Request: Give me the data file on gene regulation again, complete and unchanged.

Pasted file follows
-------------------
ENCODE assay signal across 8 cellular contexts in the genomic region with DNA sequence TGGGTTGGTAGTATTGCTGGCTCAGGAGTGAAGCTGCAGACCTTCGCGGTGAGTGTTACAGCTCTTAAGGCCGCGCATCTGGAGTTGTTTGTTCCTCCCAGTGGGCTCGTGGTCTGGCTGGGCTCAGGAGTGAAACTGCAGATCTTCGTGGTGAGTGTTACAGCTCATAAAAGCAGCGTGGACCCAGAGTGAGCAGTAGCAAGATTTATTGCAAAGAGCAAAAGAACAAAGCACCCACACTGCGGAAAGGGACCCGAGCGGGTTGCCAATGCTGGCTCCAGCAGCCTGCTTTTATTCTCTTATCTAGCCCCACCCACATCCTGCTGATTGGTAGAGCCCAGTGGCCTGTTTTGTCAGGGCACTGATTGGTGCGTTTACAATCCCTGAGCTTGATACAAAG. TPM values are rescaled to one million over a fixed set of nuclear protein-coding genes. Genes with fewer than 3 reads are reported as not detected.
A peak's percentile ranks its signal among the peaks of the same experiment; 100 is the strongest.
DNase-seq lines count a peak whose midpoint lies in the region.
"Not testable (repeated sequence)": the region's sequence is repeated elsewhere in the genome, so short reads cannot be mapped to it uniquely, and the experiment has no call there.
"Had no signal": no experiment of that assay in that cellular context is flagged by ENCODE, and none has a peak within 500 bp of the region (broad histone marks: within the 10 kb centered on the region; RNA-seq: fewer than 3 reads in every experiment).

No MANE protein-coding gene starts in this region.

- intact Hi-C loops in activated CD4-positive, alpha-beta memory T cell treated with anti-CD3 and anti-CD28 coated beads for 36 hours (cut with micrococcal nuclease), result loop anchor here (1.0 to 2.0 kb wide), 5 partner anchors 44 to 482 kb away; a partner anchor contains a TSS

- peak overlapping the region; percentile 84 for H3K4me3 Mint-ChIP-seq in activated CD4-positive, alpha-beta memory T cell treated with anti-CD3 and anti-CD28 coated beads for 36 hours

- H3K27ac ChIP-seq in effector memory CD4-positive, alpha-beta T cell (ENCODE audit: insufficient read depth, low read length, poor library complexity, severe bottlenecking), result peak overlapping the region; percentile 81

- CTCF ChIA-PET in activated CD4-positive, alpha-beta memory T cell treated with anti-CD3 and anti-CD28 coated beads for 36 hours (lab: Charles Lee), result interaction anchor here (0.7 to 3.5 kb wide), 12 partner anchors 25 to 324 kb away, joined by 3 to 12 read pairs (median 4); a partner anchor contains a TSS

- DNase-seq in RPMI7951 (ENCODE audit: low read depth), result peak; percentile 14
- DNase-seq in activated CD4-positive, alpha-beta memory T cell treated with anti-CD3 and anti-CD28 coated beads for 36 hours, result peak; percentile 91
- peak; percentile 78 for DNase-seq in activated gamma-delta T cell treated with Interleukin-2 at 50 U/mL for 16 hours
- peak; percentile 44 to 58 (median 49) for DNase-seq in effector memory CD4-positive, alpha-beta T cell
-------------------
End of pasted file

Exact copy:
ENCODE assay signal across 8 cellular contexts in the genomic region with DNA sequence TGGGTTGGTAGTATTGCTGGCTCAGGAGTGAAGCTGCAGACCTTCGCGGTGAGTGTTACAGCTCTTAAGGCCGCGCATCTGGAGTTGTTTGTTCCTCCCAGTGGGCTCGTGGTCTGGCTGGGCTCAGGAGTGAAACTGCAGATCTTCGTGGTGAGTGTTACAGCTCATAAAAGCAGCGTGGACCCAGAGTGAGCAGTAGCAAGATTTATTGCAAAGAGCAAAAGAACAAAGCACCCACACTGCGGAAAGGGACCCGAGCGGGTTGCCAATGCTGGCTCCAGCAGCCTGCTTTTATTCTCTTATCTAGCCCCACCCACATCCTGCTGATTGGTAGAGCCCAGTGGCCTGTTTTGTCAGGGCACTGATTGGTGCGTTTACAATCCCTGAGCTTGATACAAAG. TPM values are rescaled to one million over a fixed set of nuclear protein-coding genes. Genes with fewer than 3 reads are reported as not detected.
A peak's percentile ranks its signal among the peaks of the same experiment; 100 is the strongest.
DNase-seq lines count a peak whose midpoint lies in the region.
"Not testable (repeated sequence)": the region's sequence is repeated elsewhere in the genome, so short reads cannot be mapped to it uniquely, and the experiment has no call there.
"Had no signal": no experiment of that assay in that cellular context is flagged by ENCODE, and none has a peak within 500 bp of the region (broad histone marks: within the 10 kb centered on the region; RNA-seq: fewer than 3 reads in every experiment).

No MANE protein-coding gene starts in this region.

- intact Hi-C loops in activated CD4-positive, alpha-beta memory T cell treated with anti-CD3 and anti-CD28 coated beads for 36 hours (cut with micrococcal nuclease), result loop anchor here (1.0 to 2.0 kb wide), 5 partner anchors 44 to 482 kb away; a partner anchor contains a TSS

- peak overlapping the region; percentile 84 for H3K4me3 Mint-ChIP-seq in activated CD4-positive, alpha-beta memory T cell treated with anti-CD3 and anti-CD28 coated beads for 36 hours

- H3K27ac ChIP-seq in effector memory CD4-positive, alpha-beta T cell (ENCODE audit: insufficient read depth, low read length, poor library complexity, severe bottlenecking), result peak overlapping the region; percentile 81

- CTCF ChIA-PET in activated CD4-positive, alpha-beta memory T cell treated with anti-CD3 and anti-CD28 coated beads for 36 hours (lab: Charles Lee), result interaction anchor here (0.7 to 3.5 kb wide), 12 partner anchors 25 to 324 kb away, joined by 3 to 12 read pairs (median 4); a partner anchor contains a TSS

- DNase-seq in RPMI7951 (ENCODE audit: low read depth), result peak; percentile 14
- DNase-seq in activated CD4-positive, alpha-beta memory T cell treated with anti-CD3 and anti-CD28 coated beads for 36 hours, result peak; percentile 91
- peak; percentile 78 for DNase-seq in activated gamma-delta T cell treated with Interleukin-2 at 50 U/mL for 16 hours
- peak; percentile 44 to 58 (median 49) for DNase-seq in effector memory CD4-positive, alpha-beta T cell